Moreover, different communities within SIDS experience the impacts of climate change differently. For example, farmers and fishers, as well as other seasonal workers such as those in the tourism industry whose livelihoods are impacted seasonally by extreme weather events; migrant communities, the elderly and differently abled who do not have the flexibility of resources or able hands to both prepare for and recover from storms; indigenous and rural communities whose connectivity with the rest of the country, as well as traditional livelihood and cultural practices are considerably impacted through disruptions in the physical infrastructure and the natural ecosystem.
These parts of our society are often least-equipped to respond to the impacts of climate change, but are often those that are most impacted by climate events. The design of our resilience strategies at all levels must therefore ensure that interventions do not worsen existing inequities, but recognize and rectify these injustices.
For CARICOM States and SIDS, in general, the key to addressing such inequities is to elevate loss and damage as a key climate justice issue that warrants the endorsement of developed countries as well. Our ongoing advocacy, within the context of the UNFCCC, represents loss and damage as the negative impacts of climate change to which we either cannot adapt or have not adapted, because such adaptation requires access to funding – funding which should be provided, in the interest of justice, by developed countries who are responsible for the destructive impacts we now face.
It is of concern for us that loss and damage has lagged far behind progress on mitigation and adaptation within the UNFCCC. To date, loss and damage has no specific funding stream, is not a recurring agenda item for negotiations and has been found, through subsequent reviews, to be an area where the UNFCCC has much work to do. The question about who pays for loss and damage, or even that a loss and damage financing facility is necessary remains a burning issue. SIDS are, therefore, seeking to mitigate, adapt and respond to loss and damage in a less than propitious environment.
Denmark’s recent acknowledgement of loss and damage as consequences of the climate crisis, and the offer of compensation in the amount of 100 million Danish Crowns to developing countries damaged by climate change is to be commended. It is imperative for the survival of vulnerable countries that others follow Denmark’s lead.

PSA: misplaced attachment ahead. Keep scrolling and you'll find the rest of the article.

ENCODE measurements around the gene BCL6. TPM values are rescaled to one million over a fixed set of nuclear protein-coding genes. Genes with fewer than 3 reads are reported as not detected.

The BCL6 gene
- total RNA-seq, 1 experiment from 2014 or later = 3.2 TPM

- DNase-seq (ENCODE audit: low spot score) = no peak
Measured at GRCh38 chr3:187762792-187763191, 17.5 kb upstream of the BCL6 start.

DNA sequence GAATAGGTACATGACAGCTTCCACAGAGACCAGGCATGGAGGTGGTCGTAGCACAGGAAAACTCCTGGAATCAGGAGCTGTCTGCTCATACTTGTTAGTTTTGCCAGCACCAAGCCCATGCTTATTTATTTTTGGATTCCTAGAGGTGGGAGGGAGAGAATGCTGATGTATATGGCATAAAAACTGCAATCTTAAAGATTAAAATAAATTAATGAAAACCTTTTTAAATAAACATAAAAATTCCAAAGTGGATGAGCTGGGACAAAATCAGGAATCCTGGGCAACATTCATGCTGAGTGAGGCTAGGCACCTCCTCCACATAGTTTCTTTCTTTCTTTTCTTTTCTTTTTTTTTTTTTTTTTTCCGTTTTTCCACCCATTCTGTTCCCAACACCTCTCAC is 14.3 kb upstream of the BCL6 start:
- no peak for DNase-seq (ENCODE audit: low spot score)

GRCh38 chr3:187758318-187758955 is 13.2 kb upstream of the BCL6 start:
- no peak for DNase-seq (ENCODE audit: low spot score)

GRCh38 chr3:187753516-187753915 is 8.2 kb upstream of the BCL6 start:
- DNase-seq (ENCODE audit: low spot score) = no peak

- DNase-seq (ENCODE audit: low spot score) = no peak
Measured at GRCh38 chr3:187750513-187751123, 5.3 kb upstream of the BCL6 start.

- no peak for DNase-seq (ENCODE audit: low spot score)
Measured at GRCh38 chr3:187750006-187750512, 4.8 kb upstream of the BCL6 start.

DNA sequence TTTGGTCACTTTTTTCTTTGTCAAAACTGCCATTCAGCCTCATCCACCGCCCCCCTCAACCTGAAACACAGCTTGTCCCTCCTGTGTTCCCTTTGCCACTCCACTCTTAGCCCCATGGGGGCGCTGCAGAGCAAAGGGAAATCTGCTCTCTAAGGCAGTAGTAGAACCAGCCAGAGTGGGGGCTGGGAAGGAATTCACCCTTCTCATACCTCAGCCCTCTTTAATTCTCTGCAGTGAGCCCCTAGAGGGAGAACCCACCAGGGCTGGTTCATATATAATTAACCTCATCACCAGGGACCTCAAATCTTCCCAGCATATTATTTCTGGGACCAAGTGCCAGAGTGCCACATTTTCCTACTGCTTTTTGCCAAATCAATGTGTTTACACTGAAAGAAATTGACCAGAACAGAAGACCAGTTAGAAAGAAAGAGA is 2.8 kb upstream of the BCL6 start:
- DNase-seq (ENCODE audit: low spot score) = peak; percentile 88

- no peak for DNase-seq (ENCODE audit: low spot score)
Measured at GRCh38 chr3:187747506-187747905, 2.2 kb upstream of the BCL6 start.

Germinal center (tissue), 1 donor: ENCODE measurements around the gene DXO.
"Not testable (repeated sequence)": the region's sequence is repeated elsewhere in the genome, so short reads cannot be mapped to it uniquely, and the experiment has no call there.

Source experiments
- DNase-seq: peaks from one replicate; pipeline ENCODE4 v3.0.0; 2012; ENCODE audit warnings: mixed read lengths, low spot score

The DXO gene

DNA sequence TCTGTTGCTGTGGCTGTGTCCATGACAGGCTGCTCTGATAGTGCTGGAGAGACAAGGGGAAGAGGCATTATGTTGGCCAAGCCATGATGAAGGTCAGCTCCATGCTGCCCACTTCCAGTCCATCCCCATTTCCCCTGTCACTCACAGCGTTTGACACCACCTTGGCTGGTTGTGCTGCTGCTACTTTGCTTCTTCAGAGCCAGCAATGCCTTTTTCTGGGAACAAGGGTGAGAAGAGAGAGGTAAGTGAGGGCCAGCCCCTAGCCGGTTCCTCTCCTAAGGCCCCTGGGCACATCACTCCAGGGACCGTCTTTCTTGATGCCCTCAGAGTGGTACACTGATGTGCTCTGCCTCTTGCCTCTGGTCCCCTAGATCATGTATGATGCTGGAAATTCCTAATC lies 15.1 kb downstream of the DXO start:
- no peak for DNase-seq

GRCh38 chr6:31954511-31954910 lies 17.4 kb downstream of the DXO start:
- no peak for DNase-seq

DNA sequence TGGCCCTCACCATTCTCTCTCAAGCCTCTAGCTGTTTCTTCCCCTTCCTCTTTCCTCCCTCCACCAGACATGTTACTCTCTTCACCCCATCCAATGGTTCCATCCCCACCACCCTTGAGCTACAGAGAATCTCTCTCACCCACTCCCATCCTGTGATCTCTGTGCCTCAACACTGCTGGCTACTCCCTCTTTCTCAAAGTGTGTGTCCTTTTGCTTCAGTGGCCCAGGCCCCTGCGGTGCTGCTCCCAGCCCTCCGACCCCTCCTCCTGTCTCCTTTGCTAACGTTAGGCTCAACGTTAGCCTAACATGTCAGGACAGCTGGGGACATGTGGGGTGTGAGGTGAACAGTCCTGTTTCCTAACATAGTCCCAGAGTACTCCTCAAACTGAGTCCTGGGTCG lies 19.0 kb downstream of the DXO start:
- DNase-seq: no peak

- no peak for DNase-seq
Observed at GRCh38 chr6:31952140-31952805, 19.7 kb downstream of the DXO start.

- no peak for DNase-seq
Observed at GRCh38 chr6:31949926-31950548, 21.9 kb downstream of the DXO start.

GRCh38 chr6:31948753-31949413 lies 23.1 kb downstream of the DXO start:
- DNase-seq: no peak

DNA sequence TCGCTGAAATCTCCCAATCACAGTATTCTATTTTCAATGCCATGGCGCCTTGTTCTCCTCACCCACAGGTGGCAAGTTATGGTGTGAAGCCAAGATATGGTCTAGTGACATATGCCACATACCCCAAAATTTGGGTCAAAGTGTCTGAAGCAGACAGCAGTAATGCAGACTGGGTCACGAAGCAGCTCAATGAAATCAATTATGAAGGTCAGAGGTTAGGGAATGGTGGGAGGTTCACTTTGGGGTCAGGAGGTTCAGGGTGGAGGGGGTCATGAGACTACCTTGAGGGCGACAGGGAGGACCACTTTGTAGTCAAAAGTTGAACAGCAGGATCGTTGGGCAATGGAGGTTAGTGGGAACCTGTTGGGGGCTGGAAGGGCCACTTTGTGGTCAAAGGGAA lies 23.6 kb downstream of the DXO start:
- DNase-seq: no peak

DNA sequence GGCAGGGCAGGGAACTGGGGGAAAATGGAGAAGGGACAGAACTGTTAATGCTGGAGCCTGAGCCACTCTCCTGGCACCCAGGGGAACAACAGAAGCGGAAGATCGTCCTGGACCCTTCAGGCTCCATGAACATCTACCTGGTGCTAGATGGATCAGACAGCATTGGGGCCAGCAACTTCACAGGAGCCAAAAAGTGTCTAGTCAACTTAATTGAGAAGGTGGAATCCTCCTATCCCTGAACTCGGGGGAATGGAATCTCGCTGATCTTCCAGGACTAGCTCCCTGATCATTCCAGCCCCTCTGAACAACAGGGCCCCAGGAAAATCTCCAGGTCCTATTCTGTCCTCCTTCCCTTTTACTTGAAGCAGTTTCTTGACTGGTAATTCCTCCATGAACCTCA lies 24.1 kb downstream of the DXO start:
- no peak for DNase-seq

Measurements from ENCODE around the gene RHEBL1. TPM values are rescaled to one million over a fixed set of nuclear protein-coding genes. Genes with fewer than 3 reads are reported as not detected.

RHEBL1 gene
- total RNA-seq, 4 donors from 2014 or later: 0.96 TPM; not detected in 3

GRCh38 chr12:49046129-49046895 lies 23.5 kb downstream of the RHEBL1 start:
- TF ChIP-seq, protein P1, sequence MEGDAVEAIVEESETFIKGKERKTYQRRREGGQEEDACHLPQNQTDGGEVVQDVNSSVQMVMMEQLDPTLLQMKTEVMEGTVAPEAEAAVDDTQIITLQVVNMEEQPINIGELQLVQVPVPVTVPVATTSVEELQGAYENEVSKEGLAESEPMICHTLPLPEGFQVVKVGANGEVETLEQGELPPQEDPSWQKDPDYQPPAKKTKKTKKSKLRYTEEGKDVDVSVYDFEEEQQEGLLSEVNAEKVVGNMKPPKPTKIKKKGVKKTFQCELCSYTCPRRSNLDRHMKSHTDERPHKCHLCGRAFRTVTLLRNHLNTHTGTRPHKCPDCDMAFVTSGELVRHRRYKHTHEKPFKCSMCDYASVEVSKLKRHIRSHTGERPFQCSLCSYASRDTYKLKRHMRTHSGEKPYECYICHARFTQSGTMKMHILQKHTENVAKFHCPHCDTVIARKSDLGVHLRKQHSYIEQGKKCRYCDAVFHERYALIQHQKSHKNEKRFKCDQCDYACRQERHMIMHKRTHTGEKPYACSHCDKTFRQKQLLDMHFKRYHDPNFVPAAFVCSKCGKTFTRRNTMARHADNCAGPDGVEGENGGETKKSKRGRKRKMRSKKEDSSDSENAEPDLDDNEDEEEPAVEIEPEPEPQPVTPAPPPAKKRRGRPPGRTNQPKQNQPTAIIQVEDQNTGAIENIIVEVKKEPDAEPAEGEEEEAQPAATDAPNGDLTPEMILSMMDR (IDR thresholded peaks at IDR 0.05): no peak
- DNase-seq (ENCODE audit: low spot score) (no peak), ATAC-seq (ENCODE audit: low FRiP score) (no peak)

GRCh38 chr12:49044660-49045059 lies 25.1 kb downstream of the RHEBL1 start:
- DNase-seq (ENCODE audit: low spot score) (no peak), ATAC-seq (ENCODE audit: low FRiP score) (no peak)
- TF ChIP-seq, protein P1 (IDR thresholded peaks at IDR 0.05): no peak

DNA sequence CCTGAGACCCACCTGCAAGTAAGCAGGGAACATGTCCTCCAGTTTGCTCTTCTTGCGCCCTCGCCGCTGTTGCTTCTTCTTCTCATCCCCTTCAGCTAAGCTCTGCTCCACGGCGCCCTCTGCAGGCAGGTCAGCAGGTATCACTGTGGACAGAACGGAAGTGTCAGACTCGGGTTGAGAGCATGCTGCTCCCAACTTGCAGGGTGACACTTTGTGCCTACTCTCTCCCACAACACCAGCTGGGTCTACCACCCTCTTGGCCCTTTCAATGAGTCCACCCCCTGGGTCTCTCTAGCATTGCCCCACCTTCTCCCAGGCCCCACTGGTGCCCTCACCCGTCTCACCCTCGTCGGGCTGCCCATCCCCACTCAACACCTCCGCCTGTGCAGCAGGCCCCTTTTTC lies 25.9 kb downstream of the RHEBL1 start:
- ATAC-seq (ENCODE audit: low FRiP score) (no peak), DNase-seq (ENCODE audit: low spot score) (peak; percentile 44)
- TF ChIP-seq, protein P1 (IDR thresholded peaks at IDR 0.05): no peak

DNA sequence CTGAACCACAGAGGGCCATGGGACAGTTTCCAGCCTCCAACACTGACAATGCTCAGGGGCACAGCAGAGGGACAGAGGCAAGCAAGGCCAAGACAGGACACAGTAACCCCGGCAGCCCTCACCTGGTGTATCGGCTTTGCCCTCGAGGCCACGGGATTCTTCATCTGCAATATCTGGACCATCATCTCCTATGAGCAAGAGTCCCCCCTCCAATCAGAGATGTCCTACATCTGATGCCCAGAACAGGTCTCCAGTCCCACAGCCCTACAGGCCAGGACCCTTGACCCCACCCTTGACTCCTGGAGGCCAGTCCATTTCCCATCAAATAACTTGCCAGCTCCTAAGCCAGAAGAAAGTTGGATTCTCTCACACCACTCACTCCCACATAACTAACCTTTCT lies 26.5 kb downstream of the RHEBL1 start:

Our small and highly vulnerable states are struggling to adapt in the face of what seems likely, without the immediate action needed, as an early overshoot of the 1.5 degree temperature target, the building of our resilience becomes even more critical.
As we continue to adapt, to shore up and even transform our vulnerable economies, there is a need to improve public service delivery, create new and greener jobs, provide more resilient public transportation systems, strengthen disaster preparedness, and increase investments in water and sanitation, public health, agriculture, renewable energy, housing, education and environmental protection. All of these are fundamental to SIDS’ sustainable development.
But, perhaps the biggest challenge SIDS face is equitable and effective access to affordable funding to make mitigation, adaptation, and loss and damage strategies central and fundamental to long term sustainable development plans and programs. It is a major representation of climate injustice for SIDS across the globe. Indeed, the financing of disaster recovery has become a major drain on the public purse and the primary contributor to the huge debt burden carried by our Member States. As I explained to another audience recently, “…the vicious cycle is one in which climate crises causes regular devastation, necessitating regular rebuilding, which requires funding that could only be acquired through borrowing at high rates because many CARICOM Member States do not qualify for concessional funding. This is due to a simple arithmetical calculation used by the multilateral institutions – GNI per capita – which does not take vulnerability into account.”